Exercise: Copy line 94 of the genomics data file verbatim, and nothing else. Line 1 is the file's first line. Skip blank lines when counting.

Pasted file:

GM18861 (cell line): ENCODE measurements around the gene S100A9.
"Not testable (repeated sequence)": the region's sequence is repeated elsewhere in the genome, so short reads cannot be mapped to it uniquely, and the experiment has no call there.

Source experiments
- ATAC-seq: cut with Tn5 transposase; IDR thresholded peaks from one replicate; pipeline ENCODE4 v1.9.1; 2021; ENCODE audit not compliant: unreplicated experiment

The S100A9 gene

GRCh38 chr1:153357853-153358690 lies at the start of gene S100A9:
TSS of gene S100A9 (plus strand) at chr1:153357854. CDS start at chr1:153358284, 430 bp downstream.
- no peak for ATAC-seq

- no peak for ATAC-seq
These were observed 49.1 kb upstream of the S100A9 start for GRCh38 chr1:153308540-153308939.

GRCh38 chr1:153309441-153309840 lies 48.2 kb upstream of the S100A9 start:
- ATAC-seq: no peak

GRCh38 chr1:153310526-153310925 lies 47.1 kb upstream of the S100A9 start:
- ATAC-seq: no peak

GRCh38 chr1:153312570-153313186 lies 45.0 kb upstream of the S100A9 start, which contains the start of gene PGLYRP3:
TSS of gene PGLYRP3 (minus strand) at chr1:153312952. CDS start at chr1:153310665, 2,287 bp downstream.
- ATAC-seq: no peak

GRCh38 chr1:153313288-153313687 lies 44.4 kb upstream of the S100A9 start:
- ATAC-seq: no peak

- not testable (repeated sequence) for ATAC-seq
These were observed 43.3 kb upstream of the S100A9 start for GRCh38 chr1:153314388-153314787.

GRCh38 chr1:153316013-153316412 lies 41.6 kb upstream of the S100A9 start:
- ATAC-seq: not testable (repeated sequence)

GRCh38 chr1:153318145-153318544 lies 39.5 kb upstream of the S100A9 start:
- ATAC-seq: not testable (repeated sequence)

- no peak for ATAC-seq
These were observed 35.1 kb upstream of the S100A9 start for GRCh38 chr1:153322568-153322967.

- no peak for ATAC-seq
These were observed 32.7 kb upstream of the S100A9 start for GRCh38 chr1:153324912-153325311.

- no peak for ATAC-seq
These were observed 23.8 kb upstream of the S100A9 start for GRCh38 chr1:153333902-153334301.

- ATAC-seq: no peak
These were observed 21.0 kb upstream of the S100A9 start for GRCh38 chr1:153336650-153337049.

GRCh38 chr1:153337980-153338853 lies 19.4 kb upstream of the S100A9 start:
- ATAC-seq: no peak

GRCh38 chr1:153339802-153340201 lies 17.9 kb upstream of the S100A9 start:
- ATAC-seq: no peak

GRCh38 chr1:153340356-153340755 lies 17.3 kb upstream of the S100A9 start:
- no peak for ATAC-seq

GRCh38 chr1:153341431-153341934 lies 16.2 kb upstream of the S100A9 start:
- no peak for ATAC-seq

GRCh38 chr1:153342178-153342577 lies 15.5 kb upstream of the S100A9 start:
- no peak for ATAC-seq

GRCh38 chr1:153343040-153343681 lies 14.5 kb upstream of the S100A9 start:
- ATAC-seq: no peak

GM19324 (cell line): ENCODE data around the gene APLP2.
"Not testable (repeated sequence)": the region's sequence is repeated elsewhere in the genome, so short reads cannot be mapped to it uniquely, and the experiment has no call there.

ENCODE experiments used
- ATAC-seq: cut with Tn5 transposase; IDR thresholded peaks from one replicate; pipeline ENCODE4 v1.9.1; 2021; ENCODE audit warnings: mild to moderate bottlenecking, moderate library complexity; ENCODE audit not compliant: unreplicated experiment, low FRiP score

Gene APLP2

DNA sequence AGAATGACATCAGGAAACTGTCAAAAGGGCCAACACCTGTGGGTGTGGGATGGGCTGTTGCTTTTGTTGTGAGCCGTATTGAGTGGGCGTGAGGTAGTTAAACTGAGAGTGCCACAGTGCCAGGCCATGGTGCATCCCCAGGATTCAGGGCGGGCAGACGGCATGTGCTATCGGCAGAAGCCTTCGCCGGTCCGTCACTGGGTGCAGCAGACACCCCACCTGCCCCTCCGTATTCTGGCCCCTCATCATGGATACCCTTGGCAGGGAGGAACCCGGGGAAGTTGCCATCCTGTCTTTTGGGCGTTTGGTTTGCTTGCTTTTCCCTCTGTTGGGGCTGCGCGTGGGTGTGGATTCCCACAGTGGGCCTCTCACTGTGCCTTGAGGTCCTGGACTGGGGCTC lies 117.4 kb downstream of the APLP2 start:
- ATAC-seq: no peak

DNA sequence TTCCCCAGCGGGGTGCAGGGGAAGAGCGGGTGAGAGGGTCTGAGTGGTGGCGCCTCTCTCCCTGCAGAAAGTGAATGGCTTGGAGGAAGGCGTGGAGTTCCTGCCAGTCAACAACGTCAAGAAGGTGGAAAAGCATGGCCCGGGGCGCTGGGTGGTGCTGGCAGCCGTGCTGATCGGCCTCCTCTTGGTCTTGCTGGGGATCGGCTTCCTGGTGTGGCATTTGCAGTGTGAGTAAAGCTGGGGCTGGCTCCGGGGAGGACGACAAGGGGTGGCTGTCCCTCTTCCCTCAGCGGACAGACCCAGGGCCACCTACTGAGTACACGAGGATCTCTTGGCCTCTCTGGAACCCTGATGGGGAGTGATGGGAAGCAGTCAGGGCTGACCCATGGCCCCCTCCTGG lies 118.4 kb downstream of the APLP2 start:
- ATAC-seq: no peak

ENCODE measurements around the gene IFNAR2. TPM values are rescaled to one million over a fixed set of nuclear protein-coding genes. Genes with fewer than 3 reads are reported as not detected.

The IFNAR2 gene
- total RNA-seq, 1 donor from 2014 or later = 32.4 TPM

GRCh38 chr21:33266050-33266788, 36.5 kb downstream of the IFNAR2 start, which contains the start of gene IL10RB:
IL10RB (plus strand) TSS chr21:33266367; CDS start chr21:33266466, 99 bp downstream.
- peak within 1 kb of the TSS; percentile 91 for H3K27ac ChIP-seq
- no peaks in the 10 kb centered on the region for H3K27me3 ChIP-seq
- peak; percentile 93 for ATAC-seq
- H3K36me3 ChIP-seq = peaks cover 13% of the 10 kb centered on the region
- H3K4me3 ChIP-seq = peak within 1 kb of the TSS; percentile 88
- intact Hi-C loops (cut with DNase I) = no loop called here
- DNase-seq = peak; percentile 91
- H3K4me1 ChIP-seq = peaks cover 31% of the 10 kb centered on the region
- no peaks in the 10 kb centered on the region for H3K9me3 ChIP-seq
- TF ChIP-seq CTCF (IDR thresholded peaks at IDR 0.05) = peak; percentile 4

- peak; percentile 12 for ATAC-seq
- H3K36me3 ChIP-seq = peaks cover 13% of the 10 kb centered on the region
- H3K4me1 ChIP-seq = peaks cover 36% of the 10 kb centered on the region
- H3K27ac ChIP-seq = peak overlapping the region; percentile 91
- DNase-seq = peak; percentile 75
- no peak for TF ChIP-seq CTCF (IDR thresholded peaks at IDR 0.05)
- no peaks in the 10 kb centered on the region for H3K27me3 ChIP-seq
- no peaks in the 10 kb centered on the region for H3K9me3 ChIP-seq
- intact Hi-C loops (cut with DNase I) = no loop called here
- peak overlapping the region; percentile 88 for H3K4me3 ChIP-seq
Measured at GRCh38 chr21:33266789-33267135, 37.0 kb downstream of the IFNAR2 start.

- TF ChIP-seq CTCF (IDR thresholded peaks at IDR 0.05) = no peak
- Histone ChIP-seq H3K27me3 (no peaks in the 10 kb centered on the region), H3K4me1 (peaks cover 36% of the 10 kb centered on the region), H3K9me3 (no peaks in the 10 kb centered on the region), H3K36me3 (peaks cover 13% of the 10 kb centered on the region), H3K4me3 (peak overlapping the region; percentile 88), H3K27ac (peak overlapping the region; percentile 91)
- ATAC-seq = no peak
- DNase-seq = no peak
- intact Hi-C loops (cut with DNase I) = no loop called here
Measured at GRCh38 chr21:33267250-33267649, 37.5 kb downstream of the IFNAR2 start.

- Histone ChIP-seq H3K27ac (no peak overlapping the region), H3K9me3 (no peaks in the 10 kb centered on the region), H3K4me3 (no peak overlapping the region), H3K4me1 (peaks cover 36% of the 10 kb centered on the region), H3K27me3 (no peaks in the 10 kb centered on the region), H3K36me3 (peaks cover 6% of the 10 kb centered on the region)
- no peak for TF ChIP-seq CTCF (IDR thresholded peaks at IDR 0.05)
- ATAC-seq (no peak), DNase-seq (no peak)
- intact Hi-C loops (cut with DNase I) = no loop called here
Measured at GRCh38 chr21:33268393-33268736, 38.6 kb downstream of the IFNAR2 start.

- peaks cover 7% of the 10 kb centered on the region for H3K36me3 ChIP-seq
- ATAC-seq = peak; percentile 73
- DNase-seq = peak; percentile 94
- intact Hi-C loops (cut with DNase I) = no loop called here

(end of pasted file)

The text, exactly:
- DNase-seq = peak; percentile 94